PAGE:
3 things to know
60.9 percent of Minnesotans 16 and older have received at least one dose; 50.5 percent — more than 2.2 million people — are now completely vaccinated
Active case counts below 10K for two days; hospitalizations down
Fully vaccinated Minnesotans can go mask-free, indoors and outdoors, starting Friday
Updated 7:15 p.m.
Thursday’s COVID-19 report shows Minnesota’s passed an important milestone in its fight against the pandemic: More than half the state’s 16-and-older residents have all their vaccine shots.
The effort to get the rest vaccinated, however, is turning out to be a challenge. The vaccination pace has collapsed in recent weeks and, despite signs of a possible rebound, it remains at a relative crawl.
About 61 percent of state residents 16 and older have at least one dose of a COVID-19 vaccine now. But with the pace only inching forward, it’ll take longer to reach 70 percent — the threshold Gov. Tim Walz had linked to ending the statewide mask mandate before July 1.
On Thursday, however, Walz announced that he is lifting Minnesota's mask mandate, following new guidance from the Centers for Disease Control and Prevention, saying people who've been fully vaccinated against COVID-19 no longer need to wear face coverings inside in most places. The governor is expected to sign an executive order to end the mask mandate Friday.
Active cases, hospitalizations down
Despite the slowing vaccination pace, the metrics around the disease continue to show Minnesota’s spring case surge easing.
The count of known, active COVID-19 cases came in at 9,963 — down below 10,000 for the second consecutive day, It’s the first time that’s happened in nearly two months, and the current count is far below its most recent high of about 20,000 in mid-April.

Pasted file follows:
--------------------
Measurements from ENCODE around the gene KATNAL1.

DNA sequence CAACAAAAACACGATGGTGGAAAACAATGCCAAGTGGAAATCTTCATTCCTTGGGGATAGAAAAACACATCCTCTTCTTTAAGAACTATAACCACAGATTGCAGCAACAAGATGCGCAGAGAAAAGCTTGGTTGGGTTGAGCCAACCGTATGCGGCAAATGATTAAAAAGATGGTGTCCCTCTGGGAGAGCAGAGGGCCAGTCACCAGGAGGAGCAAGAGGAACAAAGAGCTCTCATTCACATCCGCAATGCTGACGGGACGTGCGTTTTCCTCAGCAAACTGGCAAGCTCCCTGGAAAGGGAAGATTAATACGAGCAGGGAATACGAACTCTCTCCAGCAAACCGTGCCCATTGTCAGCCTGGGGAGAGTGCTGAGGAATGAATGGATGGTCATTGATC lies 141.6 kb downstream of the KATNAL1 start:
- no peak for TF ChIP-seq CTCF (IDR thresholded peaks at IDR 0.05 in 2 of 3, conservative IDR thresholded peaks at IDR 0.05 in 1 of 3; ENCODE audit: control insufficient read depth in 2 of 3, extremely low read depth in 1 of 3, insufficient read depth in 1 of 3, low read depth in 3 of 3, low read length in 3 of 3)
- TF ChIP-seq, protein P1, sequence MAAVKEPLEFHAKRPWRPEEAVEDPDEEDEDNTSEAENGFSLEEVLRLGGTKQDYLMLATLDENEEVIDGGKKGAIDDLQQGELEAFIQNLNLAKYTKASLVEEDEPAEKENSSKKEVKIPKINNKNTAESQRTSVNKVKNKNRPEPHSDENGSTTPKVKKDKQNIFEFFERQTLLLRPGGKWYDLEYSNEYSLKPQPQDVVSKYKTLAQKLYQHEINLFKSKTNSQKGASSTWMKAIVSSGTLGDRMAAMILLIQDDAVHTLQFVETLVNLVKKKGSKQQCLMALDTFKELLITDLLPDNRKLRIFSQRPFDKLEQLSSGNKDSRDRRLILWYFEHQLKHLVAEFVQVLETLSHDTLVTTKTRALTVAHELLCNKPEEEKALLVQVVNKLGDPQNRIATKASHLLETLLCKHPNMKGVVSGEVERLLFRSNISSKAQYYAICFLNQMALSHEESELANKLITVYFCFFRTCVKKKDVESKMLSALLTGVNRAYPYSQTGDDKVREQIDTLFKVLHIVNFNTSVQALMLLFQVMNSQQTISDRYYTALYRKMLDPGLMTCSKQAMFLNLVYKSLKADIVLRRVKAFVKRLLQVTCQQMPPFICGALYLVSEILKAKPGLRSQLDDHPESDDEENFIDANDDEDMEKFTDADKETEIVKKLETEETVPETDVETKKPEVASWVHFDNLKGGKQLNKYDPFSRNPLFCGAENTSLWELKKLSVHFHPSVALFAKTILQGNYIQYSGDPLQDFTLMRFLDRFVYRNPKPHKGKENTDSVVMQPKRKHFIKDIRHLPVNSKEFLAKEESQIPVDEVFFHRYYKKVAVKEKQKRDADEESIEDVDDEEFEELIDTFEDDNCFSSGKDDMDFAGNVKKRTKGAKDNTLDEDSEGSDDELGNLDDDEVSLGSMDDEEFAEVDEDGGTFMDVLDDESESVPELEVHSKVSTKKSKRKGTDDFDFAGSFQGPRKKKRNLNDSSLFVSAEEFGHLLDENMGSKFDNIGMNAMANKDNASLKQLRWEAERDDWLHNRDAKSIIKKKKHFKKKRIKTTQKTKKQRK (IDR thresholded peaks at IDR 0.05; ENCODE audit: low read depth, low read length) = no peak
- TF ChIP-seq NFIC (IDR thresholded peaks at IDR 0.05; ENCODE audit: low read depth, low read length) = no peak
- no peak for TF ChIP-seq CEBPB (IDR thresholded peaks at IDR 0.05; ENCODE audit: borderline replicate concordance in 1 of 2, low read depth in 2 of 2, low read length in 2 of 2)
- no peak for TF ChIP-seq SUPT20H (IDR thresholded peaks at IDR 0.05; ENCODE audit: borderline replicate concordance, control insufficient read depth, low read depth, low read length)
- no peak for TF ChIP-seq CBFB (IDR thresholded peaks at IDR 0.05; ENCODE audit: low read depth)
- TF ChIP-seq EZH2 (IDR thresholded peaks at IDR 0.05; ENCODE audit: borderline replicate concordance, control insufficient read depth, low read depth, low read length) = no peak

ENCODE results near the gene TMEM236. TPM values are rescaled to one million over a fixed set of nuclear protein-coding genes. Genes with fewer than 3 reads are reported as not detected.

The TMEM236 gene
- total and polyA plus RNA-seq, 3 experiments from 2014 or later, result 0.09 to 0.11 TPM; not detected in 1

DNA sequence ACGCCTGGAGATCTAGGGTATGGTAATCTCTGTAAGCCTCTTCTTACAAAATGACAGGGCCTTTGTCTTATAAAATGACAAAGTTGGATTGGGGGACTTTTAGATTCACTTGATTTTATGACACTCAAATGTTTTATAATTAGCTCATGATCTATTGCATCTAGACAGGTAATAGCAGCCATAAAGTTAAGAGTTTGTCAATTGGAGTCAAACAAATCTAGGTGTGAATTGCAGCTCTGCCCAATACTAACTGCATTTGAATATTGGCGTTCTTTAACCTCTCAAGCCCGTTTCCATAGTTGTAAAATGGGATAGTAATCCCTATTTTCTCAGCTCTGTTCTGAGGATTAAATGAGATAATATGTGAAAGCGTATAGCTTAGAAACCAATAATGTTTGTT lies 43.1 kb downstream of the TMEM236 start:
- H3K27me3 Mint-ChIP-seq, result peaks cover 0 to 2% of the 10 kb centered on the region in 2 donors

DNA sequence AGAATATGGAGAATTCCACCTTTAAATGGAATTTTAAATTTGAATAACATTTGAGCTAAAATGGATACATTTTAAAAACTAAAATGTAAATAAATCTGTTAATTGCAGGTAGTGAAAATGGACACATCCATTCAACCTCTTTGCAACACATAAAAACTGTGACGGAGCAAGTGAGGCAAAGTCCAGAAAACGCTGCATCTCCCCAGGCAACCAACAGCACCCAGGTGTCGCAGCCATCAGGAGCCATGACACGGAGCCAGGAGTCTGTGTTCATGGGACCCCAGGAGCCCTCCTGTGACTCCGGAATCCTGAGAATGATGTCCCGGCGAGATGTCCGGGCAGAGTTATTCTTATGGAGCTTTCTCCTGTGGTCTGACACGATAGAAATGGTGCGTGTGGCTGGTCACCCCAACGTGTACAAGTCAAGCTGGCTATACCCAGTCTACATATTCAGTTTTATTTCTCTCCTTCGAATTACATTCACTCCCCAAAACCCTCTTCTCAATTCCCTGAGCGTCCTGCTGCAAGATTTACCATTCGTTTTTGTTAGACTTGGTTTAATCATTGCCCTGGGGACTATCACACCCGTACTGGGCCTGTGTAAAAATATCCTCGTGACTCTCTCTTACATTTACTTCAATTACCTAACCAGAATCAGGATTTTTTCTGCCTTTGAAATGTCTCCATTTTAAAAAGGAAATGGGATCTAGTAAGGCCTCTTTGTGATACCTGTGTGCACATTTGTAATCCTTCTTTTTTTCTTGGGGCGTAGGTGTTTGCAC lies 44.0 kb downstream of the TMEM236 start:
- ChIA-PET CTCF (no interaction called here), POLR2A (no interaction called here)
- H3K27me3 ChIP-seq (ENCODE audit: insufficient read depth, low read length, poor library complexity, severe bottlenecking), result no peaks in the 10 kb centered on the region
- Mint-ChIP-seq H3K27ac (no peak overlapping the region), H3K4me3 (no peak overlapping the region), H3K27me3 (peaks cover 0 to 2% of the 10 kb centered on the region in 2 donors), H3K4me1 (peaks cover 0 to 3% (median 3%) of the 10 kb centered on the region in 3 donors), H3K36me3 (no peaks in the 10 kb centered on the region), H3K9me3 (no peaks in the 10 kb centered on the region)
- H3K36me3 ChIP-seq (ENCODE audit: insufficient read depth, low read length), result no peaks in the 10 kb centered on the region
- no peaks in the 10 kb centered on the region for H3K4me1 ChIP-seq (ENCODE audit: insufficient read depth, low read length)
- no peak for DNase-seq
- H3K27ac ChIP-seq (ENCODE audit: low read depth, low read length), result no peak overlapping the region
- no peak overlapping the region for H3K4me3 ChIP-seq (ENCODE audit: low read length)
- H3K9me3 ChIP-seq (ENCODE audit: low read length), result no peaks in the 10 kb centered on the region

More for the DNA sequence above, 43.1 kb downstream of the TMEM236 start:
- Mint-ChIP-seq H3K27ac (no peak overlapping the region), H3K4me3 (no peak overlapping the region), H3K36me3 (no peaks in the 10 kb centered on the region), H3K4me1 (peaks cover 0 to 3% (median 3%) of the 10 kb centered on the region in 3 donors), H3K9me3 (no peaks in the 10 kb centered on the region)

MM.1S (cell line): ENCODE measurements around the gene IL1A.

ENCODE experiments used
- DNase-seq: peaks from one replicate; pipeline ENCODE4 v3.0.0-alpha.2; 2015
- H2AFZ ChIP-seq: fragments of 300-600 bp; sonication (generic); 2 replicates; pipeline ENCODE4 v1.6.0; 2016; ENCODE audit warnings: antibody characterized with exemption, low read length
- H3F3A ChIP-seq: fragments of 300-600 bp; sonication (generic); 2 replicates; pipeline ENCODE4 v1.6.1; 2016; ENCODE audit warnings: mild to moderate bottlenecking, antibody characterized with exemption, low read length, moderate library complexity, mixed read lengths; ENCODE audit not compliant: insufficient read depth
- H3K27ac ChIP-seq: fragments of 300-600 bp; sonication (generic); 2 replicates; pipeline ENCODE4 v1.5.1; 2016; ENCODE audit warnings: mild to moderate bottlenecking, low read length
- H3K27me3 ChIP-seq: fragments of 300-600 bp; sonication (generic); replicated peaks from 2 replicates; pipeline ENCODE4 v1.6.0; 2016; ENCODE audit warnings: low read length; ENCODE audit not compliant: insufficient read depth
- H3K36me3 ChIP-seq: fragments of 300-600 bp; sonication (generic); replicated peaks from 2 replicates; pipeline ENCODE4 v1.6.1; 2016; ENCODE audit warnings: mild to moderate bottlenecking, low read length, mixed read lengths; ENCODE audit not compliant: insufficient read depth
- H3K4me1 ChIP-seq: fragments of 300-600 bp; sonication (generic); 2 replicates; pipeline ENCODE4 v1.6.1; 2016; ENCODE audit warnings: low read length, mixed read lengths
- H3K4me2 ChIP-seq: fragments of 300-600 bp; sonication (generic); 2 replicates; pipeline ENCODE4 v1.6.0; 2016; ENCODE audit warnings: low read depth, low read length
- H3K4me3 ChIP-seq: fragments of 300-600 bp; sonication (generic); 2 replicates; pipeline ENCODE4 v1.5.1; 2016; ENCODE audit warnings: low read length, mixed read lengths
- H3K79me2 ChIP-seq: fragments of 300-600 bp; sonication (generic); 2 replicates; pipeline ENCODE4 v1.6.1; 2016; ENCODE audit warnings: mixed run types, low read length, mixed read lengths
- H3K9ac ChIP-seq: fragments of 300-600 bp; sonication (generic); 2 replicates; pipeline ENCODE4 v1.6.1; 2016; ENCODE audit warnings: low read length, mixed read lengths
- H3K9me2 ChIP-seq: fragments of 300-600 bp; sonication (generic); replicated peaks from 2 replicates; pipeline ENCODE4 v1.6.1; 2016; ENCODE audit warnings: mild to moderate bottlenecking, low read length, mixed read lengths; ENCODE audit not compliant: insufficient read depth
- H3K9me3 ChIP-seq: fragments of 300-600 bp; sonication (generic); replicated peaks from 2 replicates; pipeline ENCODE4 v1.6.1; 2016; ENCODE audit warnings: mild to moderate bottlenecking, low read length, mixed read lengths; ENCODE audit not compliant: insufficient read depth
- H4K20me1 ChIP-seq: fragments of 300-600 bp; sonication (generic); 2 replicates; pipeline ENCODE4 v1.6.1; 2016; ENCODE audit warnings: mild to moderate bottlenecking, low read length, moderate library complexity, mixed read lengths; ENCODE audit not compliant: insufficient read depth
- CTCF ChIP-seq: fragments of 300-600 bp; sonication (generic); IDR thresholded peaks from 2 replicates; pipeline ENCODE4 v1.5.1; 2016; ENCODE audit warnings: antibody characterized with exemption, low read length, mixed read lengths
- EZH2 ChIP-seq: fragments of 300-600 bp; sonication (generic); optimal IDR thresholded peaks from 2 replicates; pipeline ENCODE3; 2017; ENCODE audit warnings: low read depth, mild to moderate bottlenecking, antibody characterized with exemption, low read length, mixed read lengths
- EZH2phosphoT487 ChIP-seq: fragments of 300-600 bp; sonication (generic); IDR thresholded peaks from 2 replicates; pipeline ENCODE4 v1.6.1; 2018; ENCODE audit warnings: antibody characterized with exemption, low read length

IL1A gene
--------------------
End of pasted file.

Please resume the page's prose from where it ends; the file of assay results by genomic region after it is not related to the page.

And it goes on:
Thursday’s report showed 453 people hospitalized with COVID-19 in Minnesota; 129 needed intensive care. Both figures continue to trend down from their recent peaks. New hospital admissions have dropped significantly.
Nineteen newly reported deaths put Minnesota’s pandemic toll at 7,274. Among those who have died, about 60 percent had been living in long-term care or assisted-living facilities; most had underlying health problems.
The state has recorded 591,445 total confirmed or probable cases so far in the pandemic, including the 1,011 posted Thursday. About 97 percent of Minnesotans known to be infected with COVID-19 in the pandemic have recovered to the point where they no longer need to isolate.
Regionally, all parts of Minnesota are in better shape than they were in late November and early December. Case counts had crept up across the state during April, but the trend appears to have peaked.